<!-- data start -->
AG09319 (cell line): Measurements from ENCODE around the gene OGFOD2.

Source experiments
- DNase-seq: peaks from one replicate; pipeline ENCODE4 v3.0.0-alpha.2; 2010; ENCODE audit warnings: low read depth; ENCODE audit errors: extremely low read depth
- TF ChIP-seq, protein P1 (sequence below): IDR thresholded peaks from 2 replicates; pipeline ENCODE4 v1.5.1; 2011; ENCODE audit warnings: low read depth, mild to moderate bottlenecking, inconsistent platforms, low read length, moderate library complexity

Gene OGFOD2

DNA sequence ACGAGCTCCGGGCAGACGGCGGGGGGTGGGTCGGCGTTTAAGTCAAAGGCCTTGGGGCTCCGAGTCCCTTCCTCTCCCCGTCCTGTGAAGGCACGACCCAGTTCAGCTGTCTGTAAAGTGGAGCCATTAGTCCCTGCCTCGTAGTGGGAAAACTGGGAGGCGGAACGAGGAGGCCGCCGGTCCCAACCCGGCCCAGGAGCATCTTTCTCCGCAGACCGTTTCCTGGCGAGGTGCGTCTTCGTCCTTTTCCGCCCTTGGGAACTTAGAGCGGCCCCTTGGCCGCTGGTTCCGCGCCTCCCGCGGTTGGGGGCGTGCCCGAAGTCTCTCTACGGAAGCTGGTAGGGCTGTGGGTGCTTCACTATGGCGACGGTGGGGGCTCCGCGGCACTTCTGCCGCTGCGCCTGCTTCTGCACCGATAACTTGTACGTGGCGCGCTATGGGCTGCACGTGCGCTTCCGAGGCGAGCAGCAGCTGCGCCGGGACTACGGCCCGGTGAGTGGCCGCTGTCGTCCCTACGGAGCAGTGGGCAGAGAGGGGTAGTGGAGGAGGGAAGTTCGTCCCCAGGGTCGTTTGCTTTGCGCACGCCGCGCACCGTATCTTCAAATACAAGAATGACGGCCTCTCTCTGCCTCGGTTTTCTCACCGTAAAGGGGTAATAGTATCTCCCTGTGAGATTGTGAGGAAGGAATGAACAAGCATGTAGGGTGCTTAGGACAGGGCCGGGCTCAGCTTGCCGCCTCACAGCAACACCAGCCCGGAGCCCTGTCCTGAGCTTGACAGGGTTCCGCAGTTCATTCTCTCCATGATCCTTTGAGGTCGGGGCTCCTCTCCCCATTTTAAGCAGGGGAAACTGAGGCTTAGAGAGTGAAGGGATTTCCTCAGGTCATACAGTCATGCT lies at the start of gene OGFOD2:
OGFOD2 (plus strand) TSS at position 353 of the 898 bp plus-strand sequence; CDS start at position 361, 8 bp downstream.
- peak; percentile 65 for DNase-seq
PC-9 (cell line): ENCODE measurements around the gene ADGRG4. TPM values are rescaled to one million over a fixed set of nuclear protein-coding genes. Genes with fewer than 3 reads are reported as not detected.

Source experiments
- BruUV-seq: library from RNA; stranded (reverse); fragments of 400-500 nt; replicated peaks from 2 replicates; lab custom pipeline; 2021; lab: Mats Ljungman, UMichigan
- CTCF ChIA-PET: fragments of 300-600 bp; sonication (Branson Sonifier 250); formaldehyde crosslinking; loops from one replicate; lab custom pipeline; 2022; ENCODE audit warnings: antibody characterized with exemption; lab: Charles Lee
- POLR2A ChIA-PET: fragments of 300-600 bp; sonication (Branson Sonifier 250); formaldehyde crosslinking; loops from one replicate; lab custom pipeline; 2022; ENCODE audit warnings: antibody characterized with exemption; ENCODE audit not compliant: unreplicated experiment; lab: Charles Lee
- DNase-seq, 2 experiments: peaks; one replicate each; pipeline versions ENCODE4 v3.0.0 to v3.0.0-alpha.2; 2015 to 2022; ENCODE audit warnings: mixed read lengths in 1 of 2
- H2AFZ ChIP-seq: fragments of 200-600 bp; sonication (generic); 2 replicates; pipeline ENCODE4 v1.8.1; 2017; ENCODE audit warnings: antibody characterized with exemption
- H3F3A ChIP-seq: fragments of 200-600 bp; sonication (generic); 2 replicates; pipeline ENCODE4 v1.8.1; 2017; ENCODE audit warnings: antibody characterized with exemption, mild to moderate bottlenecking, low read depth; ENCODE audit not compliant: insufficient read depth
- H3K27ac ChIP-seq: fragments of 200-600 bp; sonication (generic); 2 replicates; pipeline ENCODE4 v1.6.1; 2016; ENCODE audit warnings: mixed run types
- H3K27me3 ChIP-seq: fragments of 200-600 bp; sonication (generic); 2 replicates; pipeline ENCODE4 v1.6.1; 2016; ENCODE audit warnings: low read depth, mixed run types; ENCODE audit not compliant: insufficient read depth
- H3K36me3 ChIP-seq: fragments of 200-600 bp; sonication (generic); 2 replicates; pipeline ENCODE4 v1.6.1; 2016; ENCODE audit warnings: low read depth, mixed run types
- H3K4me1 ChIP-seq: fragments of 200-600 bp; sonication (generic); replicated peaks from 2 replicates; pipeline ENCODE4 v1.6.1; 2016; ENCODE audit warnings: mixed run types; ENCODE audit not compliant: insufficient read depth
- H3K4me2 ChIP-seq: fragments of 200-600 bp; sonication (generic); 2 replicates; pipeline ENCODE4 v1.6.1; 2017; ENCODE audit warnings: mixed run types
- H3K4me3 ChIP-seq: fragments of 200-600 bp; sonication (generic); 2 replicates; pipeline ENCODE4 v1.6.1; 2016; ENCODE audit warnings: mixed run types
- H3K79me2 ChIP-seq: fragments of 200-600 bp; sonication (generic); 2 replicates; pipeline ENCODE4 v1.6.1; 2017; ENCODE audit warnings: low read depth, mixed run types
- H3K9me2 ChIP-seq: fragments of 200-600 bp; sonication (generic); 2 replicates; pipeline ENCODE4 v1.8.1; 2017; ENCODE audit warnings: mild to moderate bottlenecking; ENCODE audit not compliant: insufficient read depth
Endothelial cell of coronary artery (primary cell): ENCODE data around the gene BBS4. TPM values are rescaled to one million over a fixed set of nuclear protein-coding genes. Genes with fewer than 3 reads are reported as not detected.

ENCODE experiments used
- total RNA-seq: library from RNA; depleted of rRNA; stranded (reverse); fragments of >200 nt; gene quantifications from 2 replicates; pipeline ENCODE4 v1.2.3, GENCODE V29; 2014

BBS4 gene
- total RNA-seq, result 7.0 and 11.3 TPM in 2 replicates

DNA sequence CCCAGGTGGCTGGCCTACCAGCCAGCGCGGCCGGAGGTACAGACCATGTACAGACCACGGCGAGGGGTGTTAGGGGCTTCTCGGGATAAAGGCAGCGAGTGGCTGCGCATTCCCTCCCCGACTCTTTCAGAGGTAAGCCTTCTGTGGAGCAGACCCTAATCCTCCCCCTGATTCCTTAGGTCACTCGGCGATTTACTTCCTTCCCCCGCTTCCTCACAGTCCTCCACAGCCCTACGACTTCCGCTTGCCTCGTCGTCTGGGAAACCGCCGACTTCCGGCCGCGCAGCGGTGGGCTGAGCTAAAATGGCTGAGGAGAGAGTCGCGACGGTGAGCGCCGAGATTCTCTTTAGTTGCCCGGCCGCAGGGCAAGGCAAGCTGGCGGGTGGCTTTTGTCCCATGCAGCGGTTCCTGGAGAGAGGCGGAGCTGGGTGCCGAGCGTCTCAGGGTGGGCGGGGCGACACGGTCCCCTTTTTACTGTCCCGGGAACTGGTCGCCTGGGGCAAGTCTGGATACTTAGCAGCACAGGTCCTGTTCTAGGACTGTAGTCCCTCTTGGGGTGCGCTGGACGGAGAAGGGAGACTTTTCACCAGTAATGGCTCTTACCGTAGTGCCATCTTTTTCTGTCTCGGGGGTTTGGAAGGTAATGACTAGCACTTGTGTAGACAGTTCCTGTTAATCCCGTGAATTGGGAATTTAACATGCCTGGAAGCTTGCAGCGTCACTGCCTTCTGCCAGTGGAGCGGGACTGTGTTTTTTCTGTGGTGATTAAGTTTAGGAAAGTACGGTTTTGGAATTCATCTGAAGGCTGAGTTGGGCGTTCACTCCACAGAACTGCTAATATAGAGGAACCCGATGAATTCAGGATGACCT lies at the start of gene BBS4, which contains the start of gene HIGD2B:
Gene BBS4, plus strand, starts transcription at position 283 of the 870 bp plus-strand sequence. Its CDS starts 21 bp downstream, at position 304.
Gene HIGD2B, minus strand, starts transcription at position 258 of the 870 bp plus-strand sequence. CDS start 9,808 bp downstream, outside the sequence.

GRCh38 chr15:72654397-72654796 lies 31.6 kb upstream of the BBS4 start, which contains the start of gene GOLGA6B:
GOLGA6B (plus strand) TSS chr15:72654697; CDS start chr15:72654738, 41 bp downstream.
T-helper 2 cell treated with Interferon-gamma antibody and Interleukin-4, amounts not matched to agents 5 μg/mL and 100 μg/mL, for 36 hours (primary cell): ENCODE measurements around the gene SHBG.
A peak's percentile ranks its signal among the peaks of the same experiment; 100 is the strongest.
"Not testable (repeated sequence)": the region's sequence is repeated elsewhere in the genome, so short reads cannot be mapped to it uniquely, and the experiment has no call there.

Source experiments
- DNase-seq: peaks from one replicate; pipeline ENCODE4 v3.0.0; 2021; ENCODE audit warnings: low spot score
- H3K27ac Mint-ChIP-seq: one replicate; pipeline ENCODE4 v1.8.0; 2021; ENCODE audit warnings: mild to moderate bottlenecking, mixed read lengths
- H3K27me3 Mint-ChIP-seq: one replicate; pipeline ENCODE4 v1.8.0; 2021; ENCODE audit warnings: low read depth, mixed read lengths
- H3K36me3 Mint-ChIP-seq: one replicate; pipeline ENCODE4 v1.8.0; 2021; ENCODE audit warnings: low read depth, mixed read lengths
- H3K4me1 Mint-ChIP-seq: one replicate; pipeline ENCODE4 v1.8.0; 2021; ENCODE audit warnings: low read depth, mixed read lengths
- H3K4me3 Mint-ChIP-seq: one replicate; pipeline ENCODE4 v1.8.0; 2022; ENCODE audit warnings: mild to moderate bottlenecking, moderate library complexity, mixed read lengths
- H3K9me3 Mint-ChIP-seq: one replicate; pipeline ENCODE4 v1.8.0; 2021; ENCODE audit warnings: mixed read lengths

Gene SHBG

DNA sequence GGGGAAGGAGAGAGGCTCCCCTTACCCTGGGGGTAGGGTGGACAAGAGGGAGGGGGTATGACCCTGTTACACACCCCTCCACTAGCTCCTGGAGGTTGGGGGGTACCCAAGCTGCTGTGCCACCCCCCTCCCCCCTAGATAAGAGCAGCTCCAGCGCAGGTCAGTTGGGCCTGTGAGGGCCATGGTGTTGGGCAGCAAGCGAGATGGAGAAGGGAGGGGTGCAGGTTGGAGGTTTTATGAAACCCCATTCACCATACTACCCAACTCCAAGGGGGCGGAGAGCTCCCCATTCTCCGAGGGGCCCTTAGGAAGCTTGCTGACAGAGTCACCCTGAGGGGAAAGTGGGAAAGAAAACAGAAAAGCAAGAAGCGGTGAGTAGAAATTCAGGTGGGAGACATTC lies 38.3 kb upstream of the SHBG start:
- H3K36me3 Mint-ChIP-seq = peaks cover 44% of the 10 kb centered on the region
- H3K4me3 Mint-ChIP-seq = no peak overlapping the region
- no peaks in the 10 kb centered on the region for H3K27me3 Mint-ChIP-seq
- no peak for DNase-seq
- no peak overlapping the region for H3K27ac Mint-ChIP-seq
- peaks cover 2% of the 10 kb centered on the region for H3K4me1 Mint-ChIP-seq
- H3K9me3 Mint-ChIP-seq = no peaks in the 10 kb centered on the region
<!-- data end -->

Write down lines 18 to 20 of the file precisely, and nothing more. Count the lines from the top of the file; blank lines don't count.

- H3K27me3 ChIP-seq: fragments of 200-600 bp; sonication (generic); 2 replicates; pipeline ENCODE4 v1.6.1; 2016; ENCODE audit warnings: low read depth, mixed run types; ENCODE audit not compliant: insufficient read depth
- H3K36me3 ChIP-seq: fragments of 200-600 bp; sonication (generic); 2 replicates; pipeline ENCODE4 v1.6.1; 2016; ENCODE audit warnings: low read depth, mixed run types
- H3K4me1 ChIP-seq: fragments of 200-600 bp; sonication (generic); replicated peaks from 2 replicates; pipeline ENCODE4 v1.6.1; 2016; ENCODE audit warnings: mixed run types; ENCODE audit not compliant: insufficient read depth